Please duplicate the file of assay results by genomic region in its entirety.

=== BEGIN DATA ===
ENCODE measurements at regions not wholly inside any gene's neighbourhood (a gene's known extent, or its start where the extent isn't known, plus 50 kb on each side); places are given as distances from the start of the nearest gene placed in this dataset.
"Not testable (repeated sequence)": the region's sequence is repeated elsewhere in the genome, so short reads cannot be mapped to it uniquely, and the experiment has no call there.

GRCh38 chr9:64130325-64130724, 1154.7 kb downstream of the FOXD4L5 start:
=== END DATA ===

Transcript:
ENCODE measurements at regions not wholly inside any gene's neighbourhood (a gene's known extent, or its start where the extent isn't known, plus 50 kb on each side); places are given as distances from the start of the nearest gene placed in this dataset.
"Not testable (repeated sequence)": the region's sequence is repeated elsewhere in the genome, so short reads cannot be mapped to it uniquely, and the experiment has no call there.

GRCh38 chr9:64130325-64130724, 1154.7 kb downstream of the FOXD4L5 start: